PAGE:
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Part nine of a 12-day series profiling each member of the 2012 Colorado Athletic Hall of Fame. Today's profile is on Rashaan Salaam, the 1994 Heisman Trophy and Doak Walker Award winner. Click here for more information and to register for the 2012 induction ceremony.

The trophy case in The Dal Ward Athletic Center is well-stocked with hardware reflecting some incredible seasons and incredible moments in University of Colorado Athletics history. Bowl wins, tournament victories, conference championships and a whole section of National Championship trophies (thanks, ski team) are real highlights on that tour. And while it’s always going to be about team accomplishments, there are certain awards the Colorado Athletic Department will always point out.

Rashaan Salaam with the 1994 Heisman Trophy

Like Rashaan Salaam’s Heisman Trophy. While the famous bust takes up residence in his mother’s home, the fact that CU has a winner of the prestigious trophy is something Buff fans can be very proud of.

Salaam’s trip to the New York Athletic Club in 1994 may have seemed pretty unlikely to a lot of people, but not legendary Buffs coach Bill McCartney who recruited Salaam out of the San Diego area. Coach Mac saw Salaam tearing up the league as a high schooler. That’s pretty common for a kid getting recruited to the D-1 level, especially to a powerhouse football school.

But here’s the catch: Salaam played on an eight-man team.  Despite being on a small stage, he attracted attention from more than the famous coaches that stood on his high school sidelines. Salaam was also named a Parade All-American, something very few kids from small programs can claim.

“I am proud of and enjoy my collegiate awards, but to play 8-man football and to be named a Parade All-American was just big for me,” Salaaam said with pride in a 2004 edition of Plati-‘Tudes on

Once he arrived in Boulder, the 6-1 210-pounder was suited up with a few more players on both sides of the ball, and players from schools like Nebraska and Oklahoma on the opposite side of the field. That’s a big step for anyone, and his freshman total of 158 yards was hardly the kind of result expected from a future Heisman winner. Sophomore year was a little more comfortable and Salaam notched eight touchdowns and 844 yards as a part-time back behind future NFL back Lamont Warren.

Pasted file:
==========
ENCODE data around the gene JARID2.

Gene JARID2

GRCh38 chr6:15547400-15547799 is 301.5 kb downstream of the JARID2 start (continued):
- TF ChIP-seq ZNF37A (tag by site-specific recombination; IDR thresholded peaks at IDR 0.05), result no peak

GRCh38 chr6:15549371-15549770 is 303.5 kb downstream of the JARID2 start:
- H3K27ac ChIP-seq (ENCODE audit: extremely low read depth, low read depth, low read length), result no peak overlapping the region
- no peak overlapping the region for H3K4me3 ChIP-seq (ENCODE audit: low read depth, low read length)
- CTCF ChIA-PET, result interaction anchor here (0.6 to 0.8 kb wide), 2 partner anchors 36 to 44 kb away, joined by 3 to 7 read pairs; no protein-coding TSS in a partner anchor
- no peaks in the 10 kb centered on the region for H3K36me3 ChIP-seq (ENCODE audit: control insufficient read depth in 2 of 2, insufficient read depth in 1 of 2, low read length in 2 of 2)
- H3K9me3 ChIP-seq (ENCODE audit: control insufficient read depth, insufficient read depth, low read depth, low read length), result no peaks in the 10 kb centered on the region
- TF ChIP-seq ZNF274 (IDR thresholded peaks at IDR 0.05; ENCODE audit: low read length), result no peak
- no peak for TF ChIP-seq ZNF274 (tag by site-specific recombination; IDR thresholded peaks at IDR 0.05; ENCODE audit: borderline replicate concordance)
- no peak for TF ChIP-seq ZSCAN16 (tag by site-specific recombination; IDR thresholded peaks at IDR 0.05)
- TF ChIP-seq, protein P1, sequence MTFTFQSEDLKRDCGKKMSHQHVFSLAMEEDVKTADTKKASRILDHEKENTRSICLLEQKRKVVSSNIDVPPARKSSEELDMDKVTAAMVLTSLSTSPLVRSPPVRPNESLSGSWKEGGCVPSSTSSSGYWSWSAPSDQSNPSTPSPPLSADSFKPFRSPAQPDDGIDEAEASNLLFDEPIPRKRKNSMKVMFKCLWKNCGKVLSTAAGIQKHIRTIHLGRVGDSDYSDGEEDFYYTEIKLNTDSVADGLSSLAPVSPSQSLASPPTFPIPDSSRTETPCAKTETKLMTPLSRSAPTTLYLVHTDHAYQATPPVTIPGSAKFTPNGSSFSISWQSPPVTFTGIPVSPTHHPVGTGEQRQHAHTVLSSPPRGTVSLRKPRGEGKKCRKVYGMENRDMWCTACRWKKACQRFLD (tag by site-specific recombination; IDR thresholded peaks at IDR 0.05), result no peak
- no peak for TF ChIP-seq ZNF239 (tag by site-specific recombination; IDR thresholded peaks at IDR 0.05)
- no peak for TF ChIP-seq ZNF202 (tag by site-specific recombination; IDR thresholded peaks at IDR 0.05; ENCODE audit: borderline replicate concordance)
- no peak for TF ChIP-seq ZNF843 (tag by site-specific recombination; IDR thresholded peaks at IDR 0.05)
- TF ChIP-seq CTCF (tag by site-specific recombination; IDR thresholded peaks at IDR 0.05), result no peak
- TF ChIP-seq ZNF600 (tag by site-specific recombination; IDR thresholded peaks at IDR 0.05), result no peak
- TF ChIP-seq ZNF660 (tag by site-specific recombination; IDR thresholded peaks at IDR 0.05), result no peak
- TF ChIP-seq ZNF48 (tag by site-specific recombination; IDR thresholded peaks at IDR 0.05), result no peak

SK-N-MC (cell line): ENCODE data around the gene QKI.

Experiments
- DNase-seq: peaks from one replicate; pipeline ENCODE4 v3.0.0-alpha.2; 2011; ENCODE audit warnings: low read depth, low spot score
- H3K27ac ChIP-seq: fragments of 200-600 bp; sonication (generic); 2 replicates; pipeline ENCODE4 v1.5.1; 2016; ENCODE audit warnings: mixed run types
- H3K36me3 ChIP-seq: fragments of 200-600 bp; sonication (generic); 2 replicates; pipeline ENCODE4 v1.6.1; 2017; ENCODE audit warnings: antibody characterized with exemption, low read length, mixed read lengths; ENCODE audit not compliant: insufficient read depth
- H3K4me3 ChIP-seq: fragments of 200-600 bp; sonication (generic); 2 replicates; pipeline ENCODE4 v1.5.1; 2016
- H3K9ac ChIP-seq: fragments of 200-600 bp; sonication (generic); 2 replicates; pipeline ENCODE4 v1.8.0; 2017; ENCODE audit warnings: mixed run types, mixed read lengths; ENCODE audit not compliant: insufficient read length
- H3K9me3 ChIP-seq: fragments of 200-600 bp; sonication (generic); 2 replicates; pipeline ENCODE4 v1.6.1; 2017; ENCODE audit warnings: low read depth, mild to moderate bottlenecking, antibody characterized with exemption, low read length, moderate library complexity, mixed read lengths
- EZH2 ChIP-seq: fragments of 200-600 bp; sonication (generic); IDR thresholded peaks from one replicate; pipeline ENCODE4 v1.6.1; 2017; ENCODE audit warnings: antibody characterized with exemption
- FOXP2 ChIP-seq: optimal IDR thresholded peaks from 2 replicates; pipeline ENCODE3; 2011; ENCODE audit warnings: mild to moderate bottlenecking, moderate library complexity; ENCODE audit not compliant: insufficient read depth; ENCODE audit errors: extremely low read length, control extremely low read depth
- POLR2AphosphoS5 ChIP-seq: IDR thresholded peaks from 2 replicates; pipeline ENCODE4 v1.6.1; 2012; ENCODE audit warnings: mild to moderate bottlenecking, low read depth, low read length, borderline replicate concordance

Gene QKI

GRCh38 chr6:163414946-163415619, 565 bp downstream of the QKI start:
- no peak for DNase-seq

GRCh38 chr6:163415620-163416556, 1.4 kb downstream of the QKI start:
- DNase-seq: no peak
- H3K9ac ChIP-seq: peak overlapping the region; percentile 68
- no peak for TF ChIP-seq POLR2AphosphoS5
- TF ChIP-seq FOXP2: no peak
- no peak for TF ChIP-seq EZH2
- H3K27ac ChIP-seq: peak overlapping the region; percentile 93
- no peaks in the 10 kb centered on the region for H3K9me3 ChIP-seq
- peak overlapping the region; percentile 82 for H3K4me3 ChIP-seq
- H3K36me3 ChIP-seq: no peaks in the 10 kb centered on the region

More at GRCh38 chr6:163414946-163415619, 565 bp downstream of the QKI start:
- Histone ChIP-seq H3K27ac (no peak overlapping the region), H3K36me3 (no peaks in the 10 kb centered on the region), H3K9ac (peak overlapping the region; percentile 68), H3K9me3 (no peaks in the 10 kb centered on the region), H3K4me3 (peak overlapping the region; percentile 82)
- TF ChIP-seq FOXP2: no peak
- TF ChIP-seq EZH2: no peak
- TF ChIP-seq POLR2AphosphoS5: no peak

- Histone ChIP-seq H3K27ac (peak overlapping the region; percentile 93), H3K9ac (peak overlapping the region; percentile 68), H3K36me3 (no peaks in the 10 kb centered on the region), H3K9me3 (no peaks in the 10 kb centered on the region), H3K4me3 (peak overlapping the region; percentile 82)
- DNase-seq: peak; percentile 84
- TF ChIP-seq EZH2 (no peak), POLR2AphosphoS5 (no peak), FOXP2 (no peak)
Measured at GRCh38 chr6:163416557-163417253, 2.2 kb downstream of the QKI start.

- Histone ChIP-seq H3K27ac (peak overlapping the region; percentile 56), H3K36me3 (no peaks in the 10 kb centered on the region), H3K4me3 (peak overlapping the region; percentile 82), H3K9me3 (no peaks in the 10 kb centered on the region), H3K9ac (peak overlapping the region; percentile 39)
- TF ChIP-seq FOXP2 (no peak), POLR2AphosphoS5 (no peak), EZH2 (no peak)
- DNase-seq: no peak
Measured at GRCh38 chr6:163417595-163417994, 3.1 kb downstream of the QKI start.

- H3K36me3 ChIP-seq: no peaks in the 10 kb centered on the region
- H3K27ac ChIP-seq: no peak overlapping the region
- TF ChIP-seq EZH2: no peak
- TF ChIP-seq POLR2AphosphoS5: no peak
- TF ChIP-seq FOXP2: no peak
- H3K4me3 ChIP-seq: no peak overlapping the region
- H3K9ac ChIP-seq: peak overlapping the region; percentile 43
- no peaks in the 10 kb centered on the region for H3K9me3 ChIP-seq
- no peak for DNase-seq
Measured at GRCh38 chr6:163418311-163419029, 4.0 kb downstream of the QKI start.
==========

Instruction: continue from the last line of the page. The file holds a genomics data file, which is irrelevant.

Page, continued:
And then came 1994. It took Salaam just five games to eclipse his previous season’s totals with a dozen touchdowns and 892 yards.  That season, he became only the fourth player to surpass 2,000 rushing yards in a season, finishing with 2,055 and 24 touchdowns in 11 games. That season, one Buff fans will forever remember for “The Miracle in Michigan” game, the Buffs finished 11-1 and third in the national rankings. But a true sportsman, Salaam sees that season as a real disappointment not for what he accomplished, but rather what his team failed to accomplish. That one loss, a 24-7 defeat to Nebraska stung then and it still hurts even today.

Rashaan Salaam eclipsed 2,000 yards in 1994 on a memorable 67-yard TD run against Iowa State.

“I really felt that we were one of the best collegiate teams put together in the history of college football.  That loss to Nebraska, to this day, still carries a sour taste in my mouth,” Salaam remembered in Plati-‘Tudes.  “That loss pretty much null and voided “The Catch,” our win in the heat in Austin, and everything else we accomplished.  It punched us in the stomach, and was just a sick feeling.  It comes right back talking to you now.  Most of us didn’t want to continue on for the rest of the season the first few days after that loss, with the Orange Bowl likely out of the picture.  Up to that point, it had been a really special season, we had a lot of things go our way, but after Lincoln, we felt a little cursed.”

 “Looking back, the season was beautiful,” Salaam recalled. “We had a lot of record breakers, a lot of award winners, and face it, not many teams go 11-1 playing the kind of teams we played.  But not having a national championship banner hanging in the stadium for that team, and not to have a ring, even a Big Eight ring, is what’s disappointing to this day.”

Clearly, Salaam wanted more for his team but was awarded the Doak Walker Award as the nation’s best running back in 1994. And in the Heisman voting, he captured all six regions and was selected over Penn State running back Ki-Jana Carter and Alcorn State quarterback Steve McNair. Later, he would become the first-round selection of the Chicago Bears and in what should have been his senior campaign as a Buff, took the NFL Rookie of the Year honors.

Buffs head coach Jon Embree was an assistant coach in 1994 and remembers him as a tough, team-first player.

"The thing about Rashaan was his toughness. He was a very physical runner. He was a tough kid and took a lot of shots. He was a great teammate. He was very selfless. I remember how happy he was after we beat Wisconsin, he had about 85 yards. You would've thought he ran for 1,000 that game because he was so excited for the teams’ success."

And Embree has great memories of what it was like being part of history – a Heisman trophy season.

"It was really crazy. Those of us who were really close with the program were in a unique situation because he is our only Heisman winner. To have someone that had such a great chance to win it and to be in that position. There was about three weeks (before) the Iowa State game where it was always being monitored and we were at Kansas and coach pulled him out. People thought that might cost him. Coach Mac pulled him out when we were up by so many.”

Here’s hoping Coach Embree one day has the same challenge as Coach Mac.